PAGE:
After this game we went with Magnus to Schmied spiele counter and got to test a copy of Im Schatten das Kaisers. First we had to sit on the floor, but halfway through the rules we got a table, which was much more comfortable. This is another kind of influence game, with a new nice twist. All your characters have voting capabilities for the Kurfürsten, as well as bishops, and these have the possibility to vote for the Emperor, which currently is one of the players. The twist is that the characters start out as 15 year old and ages through turning the counters between each round. They can also marry a woman and get two votes together. You start each round with getting income (basic = 6) and use this income this or following rounds to buy blue or red cards. Like alchemist to either age or make a character younger, marry a character, buy a city, move a character etc. If you have used a majority of blue cards, you will have a boy born for the next round, otherwise you will have a girl, which you either have to marry to another player for a victory point or send to a monastery for a gold. It's a nice game, but not enough good than I can play someone else’s copy. Rate 6 of 10.

We went together to the restaurant to have a late lunch. There we met an elder couple from Switzerland, but both spoke Swedish well and the lady had lived in our town Borås for a while! There we also saw the Swedish game designer Dan Glimne at the same table, although we never spoke with him. Magnus wanted to go shopping now, so we went away by ourselves. I wanted to test Camelot Legends, but Christina was less keen on it, so it finished that I bought a signed copy anyway and hoped it would be good enough.

After some coffee and small doughnuts, we had strength to “fight us” into the Queen Games booth and test Flandern 1302. We got a table and found a German couple, Sasha and Steffi, with whom we played. They loved the game, but we thought that it felt just like another, simpler influence game, although there is apparently quite a lot of planning and timing in the game. Rate 5 of 10.

The time was soon 7 pm, so we left and went back to the hotel waiting for Johan and Magnus to come there with the car. It was slightly difficult, as Johan had just been there once. We ate at a pub nearby, although it took longer time than anticipated. Magnus told us that he had bought around 50 games, but it was the first time for him in Essen and he had only 25 games before...
Magnus says: "I spent less than 15 euros per game on average. Smaller games, like card decks normally costs around 5 euros and large boxes you can find from 15-25 euros. This is less than half of the price level for games in shops in Sweden. Futhermore most games never appear in our shops."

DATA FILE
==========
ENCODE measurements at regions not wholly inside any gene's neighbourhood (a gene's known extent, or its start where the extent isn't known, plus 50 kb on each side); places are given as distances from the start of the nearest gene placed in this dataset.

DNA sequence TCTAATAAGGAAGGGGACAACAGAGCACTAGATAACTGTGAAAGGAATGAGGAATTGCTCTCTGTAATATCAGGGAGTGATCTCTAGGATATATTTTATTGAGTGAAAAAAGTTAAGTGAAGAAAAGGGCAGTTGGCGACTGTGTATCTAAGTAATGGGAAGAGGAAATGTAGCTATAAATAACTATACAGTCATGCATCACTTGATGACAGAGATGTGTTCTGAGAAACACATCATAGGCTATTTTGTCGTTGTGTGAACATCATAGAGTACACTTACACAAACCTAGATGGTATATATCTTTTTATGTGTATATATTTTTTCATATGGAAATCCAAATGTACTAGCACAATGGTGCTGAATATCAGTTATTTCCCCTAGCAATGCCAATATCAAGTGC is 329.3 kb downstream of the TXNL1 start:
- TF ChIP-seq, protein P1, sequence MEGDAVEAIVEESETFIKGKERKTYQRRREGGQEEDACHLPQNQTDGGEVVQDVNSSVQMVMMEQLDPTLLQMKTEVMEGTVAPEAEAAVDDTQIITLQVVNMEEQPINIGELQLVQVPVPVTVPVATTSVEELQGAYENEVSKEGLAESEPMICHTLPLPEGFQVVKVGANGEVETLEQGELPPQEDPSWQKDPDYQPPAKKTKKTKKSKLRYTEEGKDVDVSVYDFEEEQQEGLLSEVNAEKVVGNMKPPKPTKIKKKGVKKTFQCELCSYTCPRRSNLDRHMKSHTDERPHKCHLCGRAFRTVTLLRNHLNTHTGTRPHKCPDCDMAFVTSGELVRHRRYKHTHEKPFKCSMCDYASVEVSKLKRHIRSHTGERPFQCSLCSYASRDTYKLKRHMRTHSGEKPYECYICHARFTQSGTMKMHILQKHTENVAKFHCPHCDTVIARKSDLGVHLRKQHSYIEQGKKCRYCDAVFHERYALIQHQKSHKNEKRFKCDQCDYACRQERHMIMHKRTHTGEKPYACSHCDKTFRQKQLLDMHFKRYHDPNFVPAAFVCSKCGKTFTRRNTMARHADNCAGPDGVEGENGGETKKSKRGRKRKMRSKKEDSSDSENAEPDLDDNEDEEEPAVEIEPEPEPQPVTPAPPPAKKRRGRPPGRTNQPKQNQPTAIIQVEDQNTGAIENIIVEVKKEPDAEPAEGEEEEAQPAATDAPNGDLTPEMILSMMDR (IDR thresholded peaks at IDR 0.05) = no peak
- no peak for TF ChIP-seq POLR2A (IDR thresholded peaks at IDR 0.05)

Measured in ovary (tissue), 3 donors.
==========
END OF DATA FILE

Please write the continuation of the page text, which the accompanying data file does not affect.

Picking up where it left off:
Back at the hotel we played the newly bought Bohn Hansa, that is Bohnanza as a board game. It turned out to be a nice game, although we didn't use the trading as much and cleverly as we understood that we could have done. As we started late, we wasn't finished until midnight and they went back to their hotel. Rate 7 of 10.

Meanwhile the lounge had filled up with many more or less known gamers playing everywhere. I spoke a few words with Bruno Cathala who was playing his new prototype La Malediction de la Momie (=the curse of the mummy), which at least has a nice appearance, although I didn't got to know much about the game itself. He played with Anye Sellers from Dancing Eggplant Games and a couple of unknown guys. I also spoke with Trond, who played Ys with two Norwegians: Johanna and Ruben and they apparently knew about me from the Norwegian board game forum, which I’m attending sometimes, as well as from my site. According to Trond, Ys is a game which shares many traits of Morgenland. It was time to go to bed as we had to go up early.

Saturday 23rd of October
After breakfast we took U11 to the railway station and the first train to Dortmund. We got some sandwiches to eat, as it wouldn't be any lunch today. Next train change was in Hamburg Dammtor to Kiel, where we arrived around 3:45, in good time for the ferry, so we had something to eat at the station. Christina spent the evening to study, meanwhile I unpacked and checked all of my games.

Sunday 24th of October
We arrived well in Gothenburg at 9 am and just had to drive back to Borås, where we arrived just after 10 pm.

It seems as all those Essen trips have different character. This year it was unfortunately less gaming than I was used to, but I hope to catch up with this on the convention in Borås in 2 weeks.

My list of new games:

·        Lost Valley, 20 Euro

·        Bootleggers, 40 Euro

·        Age of Steam, 27 Euro (used in shrink)

·        AoS expansion #3 (Scandinavia & Korea), 12 Euro

·        Candamir – die Ersten Siedler, 23 Euro

·        Return of Heroes, 35 Euro

·        Neuland, 45 Euro

·        Railroad Dice, 30 Euro

·        Oltremare – Merchants of Venice, 12 Euro

·        Bohn Hansa, 20 Euro

·        Camelot Legends, 20 Euro

·        Das Zepter von Zavandor (based on Outpost), 30 Euro

·        Runebound expansion – Shadow of Margath, 6 Euro

·        Ticket to Train expansion – Mystery Train, free


Carl-Gustaf Samuelsson
Christina Arrindell